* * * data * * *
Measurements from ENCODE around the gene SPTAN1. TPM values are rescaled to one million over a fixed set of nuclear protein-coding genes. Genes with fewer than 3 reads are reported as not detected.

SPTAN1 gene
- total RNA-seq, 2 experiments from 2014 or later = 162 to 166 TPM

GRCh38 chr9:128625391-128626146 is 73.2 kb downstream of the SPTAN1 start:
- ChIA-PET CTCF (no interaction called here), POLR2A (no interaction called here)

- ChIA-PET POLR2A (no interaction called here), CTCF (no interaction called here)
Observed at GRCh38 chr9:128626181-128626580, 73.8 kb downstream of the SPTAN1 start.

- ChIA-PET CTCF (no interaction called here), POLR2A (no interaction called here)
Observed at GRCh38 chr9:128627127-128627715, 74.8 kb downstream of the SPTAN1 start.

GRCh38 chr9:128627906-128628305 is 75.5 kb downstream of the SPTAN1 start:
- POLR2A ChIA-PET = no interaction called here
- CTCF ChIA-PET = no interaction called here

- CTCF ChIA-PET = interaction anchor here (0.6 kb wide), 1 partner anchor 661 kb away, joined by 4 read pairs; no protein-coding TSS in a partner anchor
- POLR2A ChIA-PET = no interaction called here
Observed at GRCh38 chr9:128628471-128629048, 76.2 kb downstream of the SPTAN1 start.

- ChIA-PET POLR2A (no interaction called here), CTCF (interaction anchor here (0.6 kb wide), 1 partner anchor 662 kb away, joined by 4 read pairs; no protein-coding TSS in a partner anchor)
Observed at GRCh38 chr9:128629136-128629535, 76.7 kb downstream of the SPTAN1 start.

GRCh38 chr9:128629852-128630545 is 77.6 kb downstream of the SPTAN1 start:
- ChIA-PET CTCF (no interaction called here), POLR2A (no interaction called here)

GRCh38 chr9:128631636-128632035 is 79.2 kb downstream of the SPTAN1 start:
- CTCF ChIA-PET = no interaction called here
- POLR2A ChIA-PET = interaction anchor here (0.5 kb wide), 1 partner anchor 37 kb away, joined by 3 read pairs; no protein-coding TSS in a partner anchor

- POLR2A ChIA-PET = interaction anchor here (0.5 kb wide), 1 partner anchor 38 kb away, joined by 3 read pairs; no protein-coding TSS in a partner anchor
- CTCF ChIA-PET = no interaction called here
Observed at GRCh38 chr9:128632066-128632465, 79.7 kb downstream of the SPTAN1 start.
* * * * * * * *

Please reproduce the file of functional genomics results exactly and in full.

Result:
Measurements from ENCODE around the gene SPTAN1. TPM values are rescaled to one million over a fixed set of nuclear protein-coding genes. Genes with fewer than 3 reads are reported as not detected.

SPTAN1 gene
- total RNA-seq, 2 experiments from 2014 or later = 162 to 166 TPM

GRCh38 chr9:128625391-128626146 is 73.2 kb downstream of the SPTAN1 start:
- ChIA-PET CTCF (no interaction called here), POLR2A (no interaction called here)

- ChIA-PET POLR2A (no interaction called here), CTCF (no interaction called here)
Observed at GRCh38 chr9:128626181-128626580, 73.8 kb downstream of the SPTAN1 start.

- ChIA-PET CTCF (no interaction called here), POLR2A (no interaction called here)
Observed at GRCh38 chr9:128627127-128627715, 74.8 kb downstream of the SPTAN1 start.

GRCh38 chr9:128627906-128628305 is 75.5 kb downstream of the SPTAN1 start:
- POLR2A ChIA-PET = no interaction called here
- CTCF ChIA-PET = no interaction called here

- CTCF ChIA-PET = interaction anchor here (0.6 kb wide), 1 partner anchor 661 kb away, joined by 4 read pairs; no protein-coding TSS in a partner anchor
- POLR2A ChIA-PET = no interaction called here
Observed at GRCh38 chr9:128628471-128629048, 76.2 kb downstream of the SPTAN1 start.

- ChIA-PET POLR2A (no interaction called here), CTCF (interaction anchor here (0.6 kb wide), 1 partner anchor 662 kb away, joined by 4 read pairs; no protein-coding TSS in a partner anchor)
Observed at GRCh38 chr9:128629136-128629535, 76.7 kb downstream of the SPTAN1 start.

GRCh38 chr9:128629852-128630545 is 77.6 kb downstream of the SPTAN1 start:
- ChIA-PET CTCF (no interaction called here), POLR2A (no interaction called here)

GRCh38 chr9:128631636-128632035 is 79.2 kb downstream of the SPTAN1 start:
- CTCF ChIA-PET = no interaction called here
- POLR2A ChIA-PET = interaction anchor here (0.5 kb wide), 1 partner anchor 37 kb away, joined by 3 read pairs; no protein-coding TSS in a partner anchor

- POLR2A ChIA-PET = interaction anchor here (0.5 kb wide), 1 partner anchor 38 kb away, joined by 3 read pairs; no protein-coding TSS in a partner anchor
- CTCF ChIA-PET = no interaction called here
Observed at GRCh38 chr9:128632066-128632465, 79.7 kb downstream of the SPTAN1 start.